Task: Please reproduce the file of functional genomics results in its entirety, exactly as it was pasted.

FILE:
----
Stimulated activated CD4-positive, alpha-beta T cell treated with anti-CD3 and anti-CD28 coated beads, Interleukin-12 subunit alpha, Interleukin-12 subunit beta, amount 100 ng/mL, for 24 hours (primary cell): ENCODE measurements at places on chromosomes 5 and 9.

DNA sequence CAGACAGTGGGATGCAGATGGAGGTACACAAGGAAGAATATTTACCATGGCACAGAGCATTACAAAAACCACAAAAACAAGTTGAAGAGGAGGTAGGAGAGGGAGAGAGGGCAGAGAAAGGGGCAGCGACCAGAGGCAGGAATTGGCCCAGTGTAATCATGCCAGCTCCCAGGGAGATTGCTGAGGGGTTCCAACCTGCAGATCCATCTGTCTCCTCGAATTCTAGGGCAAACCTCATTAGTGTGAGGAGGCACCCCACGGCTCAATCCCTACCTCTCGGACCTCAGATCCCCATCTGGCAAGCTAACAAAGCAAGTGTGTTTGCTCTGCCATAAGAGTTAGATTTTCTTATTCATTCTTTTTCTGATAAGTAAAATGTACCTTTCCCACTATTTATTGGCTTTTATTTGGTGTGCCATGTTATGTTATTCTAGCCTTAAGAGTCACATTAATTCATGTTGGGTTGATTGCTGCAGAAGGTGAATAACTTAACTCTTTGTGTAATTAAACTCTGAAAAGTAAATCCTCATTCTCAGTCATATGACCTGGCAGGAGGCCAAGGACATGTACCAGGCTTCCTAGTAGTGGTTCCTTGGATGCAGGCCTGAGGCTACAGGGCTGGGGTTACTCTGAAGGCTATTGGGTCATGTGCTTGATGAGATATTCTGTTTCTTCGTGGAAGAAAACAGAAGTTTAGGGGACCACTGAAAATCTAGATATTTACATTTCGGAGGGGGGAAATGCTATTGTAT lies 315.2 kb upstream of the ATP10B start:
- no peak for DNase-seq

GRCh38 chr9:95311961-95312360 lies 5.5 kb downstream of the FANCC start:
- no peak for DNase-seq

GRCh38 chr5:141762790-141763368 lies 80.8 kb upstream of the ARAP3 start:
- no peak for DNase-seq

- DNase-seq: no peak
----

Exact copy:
Stimulated activated CD4-positive, alpha-beta T cell treated with anti-CD3 and anti-CD28 coated beads, Interleukin-12 subunit alpha, Interleukin-12 subunit beta, amount 100 ng/mL, for 24 hours (primary cell): ENCODE measurements at places on chromosomes 5 and 9.

DNA sequence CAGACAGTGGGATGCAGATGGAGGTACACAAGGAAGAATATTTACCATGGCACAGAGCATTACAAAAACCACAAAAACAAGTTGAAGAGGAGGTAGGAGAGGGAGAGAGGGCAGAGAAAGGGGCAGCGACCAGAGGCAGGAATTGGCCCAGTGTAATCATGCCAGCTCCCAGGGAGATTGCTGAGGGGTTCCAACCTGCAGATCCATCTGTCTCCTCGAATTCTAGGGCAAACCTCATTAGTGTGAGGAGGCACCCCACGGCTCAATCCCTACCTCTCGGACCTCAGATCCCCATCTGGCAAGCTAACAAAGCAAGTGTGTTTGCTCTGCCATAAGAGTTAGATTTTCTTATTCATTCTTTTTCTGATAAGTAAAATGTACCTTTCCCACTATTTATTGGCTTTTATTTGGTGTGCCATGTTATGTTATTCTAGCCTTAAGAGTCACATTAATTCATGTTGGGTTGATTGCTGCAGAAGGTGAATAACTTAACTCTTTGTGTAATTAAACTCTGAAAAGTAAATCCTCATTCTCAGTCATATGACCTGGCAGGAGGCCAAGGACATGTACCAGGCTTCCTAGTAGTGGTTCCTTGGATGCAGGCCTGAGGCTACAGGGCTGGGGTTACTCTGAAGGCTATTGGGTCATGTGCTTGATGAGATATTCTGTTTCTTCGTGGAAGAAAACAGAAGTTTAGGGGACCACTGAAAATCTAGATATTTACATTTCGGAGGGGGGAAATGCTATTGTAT lies 315.2 kb upstream of the ATP10B start:
- no peak for DNase-seq

GRCh38 chr9:95311961-95312360 lies 5.5 kb downstream of the FANCC start:
- no peak for DNase-seq

GRCh38 chr5:141762790-141763368 lies 80.8 kb upstream of the ARAP3 start:
- no peak for DNase-seq

- DNase-seq: no peak